Ed Sheeran embroiled in copyright claim over ‘Shape of You’
Matthew Howe 25-03-2022
Music megastar, Ed Sheeran, has denied that he plagiarised part of his 2017 song, Shape of You in a high profile copyright case currently being heard at the High Court.
He is accused by artists Sami Chokri and Ross O'Donoghue of having copied part of their 2015 song, Oh Why. Specifically, Chokri and O’Donoghue claim that Sheeran stole his catchy hook from them. Their song, sung by Chokri, has a chorus containing the lyrics ‘Oh why, oh why, oh why oh’. Sheeran’s song has the lyrics ‘Oh-I-oh-I-oh-I-oh-I’ which Chokri and O’Donoghue claim is “strikingly similar” to their song.
During cross examination by Chokri and O’Donoghue’s barrister, Sheeran acknowledged that the hooks sounded similar, but denied having ever known about Oh Why until he was accused of having copied it, thus breaching his opponent's copyright. Sheeran relied on the fact that he quit social media in 2015 (when Oh Why was released) and only had a flip phone.
Copyright is a form of automatic intellectual property protection. It does not need to be applied for or registered like a trademark or patent. If a musician writes down lyrics for a new song and then creates the music to accompany those lyrics, they will have copyright over both the written lyrics and the musical arrangement or recording. Copyright infringement happens when someone uses either the whole or a substantial part of someone else’s work, without their permission.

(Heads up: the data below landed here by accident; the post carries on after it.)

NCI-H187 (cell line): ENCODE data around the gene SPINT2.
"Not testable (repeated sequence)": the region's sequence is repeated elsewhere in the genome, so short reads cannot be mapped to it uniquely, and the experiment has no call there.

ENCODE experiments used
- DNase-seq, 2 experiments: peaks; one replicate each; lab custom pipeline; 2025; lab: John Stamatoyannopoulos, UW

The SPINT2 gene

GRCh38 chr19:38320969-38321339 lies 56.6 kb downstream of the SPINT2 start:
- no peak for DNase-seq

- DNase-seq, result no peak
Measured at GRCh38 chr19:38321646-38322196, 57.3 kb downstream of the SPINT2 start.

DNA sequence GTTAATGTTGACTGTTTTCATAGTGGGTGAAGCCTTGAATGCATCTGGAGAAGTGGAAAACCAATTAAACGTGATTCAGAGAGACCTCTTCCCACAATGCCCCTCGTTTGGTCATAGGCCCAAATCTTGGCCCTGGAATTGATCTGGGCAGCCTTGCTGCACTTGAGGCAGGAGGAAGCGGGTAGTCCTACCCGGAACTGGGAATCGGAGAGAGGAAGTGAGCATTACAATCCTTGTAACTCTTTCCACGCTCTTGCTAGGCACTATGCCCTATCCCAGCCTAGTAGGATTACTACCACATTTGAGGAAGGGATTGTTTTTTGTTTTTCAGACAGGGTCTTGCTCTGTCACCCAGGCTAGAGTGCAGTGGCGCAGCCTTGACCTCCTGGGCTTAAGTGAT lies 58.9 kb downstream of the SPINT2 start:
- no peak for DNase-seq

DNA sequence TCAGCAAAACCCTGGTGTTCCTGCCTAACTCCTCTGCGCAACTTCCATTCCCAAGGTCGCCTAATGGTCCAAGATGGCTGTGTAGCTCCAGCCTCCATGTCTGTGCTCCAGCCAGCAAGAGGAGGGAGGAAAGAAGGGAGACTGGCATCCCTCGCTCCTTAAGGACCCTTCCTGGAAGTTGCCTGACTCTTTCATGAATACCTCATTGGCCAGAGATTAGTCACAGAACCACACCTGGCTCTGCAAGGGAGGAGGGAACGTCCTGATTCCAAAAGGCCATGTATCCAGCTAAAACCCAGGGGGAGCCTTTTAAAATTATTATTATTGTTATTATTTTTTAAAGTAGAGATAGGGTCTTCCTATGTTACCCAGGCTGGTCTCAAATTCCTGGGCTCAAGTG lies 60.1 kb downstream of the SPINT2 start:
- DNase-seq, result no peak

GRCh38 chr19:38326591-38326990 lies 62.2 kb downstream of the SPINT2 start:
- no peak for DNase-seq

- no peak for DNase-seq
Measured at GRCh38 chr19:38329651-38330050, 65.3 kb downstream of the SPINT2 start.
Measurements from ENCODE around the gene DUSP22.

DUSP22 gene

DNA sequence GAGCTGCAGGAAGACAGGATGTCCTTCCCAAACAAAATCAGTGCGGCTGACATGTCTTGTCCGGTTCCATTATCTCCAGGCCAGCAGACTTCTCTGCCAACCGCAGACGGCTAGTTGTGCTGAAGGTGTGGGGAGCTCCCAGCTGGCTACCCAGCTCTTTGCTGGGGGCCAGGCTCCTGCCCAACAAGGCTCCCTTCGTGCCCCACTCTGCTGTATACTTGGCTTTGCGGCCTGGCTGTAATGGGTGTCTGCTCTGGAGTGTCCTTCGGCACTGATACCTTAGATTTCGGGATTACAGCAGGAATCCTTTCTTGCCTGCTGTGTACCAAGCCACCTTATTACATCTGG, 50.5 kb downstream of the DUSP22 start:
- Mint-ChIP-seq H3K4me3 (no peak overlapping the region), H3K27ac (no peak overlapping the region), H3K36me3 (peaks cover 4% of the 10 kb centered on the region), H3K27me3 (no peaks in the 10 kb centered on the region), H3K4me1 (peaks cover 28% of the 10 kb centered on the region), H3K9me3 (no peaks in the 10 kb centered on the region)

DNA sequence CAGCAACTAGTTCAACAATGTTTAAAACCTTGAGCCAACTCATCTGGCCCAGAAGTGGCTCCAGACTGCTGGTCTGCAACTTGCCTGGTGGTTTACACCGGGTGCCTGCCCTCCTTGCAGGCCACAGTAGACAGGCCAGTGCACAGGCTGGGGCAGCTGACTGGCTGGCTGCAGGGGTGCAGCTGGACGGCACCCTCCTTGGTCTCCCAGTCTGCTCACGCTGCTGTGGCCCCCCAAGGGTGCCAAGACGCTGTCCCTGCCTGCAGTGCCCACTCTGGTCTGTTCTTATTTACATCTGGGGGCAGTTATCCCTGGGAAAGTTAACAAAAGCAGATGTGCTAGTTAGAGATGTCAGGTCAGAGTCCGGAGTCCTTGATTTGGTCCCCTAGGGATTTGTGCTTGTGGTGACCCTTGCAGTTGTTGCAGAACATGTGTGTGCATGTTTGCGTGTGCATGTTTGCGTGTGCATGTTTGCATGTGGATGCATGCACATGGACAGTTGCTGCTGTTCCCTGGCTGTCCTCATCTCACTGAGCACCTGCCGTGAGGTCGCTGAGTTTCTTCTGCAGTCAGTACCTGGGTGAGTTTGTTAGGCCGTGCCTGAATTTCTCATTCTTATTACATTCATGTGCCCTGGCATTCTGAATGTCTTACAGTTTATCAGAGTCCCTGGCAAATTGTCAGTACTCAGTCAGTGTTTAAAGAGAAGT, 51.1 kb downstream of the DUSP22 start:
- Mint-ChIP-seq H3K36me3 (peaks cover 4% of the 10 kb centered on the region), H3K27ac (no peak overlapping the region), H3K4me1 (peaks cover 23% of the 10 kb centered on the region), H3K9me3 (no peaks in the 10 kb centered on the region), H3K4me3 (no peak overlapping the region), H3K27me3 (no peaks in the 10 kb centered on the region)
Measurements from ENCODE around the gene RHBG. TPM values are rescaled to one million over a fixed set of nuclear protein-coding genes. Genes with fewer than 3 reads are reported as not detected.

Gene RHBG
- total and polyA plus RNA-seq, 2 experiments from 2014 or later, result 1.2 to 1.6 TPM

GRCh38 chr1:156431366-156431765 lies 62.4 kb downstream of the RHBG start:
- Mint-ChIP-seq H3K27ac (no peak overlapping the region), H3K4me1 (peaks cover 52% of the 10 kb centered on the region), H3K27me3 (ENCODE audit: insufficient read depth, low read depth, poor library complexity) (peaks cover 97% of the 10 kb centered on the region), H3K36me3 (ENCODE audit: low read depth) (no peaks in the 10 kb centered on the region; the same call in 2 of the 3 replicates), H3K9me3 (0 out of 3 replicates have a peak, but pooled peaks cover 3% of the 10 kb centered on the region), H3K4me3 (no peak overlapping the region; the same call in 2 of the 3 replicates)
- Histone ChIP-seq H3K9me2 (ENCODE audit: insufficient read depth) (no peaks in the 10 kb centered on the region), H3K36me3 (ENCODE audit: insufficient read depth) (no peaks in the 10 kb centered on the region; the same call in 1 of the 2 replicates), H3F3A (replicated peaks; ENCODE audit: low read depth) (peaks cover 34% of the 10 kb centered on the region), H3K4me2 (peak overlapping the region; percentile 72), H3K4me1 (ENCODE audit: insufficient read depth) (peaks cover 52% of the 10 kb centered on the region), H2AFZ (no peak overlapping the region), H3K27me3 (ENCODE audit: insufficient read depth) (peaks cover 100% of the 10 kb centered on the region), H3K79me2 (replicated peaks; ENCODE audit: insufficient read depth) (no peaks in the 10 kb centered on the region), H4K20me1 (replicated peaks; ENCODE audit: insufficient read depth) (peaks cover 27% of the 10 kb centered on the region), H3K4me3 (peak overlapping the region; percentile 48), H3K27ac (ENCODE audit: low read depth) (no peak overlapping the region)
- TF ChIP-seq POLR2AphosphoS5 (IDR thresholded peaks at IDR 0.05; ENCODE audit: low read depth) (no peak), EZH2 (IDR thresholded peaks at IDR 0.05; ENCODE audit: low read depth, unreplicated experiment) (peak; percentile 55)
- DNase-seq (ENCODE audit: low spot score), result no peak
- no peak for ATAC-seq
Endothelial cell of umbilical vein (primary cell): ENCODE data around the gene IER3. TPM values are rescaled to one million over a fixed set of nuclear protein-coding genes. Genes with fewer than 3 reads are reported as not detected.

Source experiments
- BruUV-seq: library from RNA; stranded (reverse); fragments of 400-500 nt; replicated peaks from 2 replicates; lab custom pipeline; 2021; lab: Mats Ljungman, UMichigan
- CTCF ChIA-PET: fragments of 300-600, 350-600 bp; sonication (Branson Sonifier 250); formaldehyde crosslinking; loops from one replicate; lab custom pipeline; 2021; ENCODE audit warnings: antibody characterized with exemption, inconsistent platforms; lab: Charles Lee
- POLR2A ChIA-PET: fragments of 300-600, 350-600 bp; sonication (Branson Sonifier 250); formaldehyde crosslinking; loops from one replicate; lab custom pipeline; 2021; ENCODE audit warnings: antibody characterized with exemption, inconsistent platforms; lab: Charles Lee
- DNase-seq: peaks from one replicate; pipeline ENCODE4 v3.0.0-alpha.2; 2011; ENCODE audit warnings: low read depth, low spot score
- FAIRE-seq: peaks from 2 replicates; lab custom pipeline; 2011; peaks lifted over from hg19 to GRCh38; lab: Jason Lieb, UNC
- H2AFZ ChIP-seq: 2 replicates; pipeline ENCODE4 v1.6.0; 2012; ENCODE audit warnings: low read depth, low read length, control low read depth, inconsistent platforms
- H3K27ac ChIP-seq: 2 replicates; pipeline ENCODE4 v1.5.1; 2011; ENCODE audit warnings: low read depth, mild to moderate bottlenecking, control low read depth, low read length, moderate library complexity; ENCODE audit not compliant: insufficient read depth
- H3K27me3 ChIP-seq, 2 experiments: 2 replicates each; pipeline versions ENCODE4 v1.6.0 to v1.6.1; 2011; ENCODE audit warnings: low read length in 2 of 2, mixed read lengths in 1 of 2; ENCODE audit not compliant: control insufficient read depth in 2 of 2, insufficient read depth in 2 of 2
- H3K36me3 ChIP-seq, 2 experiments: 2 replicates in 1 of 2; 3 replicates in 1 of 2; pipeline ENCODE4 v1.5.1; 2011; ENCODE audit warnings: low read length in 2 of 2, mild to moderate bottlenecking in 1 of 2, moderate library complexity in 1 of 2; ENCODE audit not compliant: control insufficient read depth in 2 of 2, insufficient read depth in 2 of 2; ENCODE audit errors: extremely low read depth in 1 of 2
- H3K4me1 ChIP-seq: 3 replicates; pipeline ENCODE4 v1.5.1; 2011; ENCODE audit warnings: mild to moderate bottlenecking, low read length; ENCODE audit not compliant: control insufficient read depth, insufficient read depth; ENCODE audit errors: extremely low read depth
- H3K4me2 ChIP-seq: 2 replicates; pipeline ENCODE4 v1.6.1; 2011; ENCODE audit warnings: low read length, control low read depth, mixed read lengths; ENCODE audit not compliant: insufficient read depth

This is not the first time that Sheeran has been accused of copying another artist’s work. In 2017, Sheeran settled with Thomas Leonard and Martin Harrington after they accused him of copying part of their song, Amazing, for his song, Photograph.
This will certainly be an interesting case. Sheeran may well want to settle to avoid the costs and publicity of a lengthy trial. However, this could be seen as an admission on his part that he plagiarised Oh Why, even if his legal team are careful to ensure that any settlement agreement says the opposite.
These type of infringement claims are often tricky because realistically, some songs are going to sound similar. If you consider the millions of songwriters and musicians across the world, it is not difficult to imagine that someone could create a song which sounds similar to another, without ever hearing the other’s song. The difficulty is often in proving that the alleged plagiariser had heard the ‘original’ song in order to copy it.
Have a listen to the songs and make up your own mind on whether you think Sheeran would have listened to Oh Why before writing Shape of You:
If you think someone has breached your copyright and if you require any assistance with protecting your intellectual property then please contact us for a free initial conversation with an expert lawyer.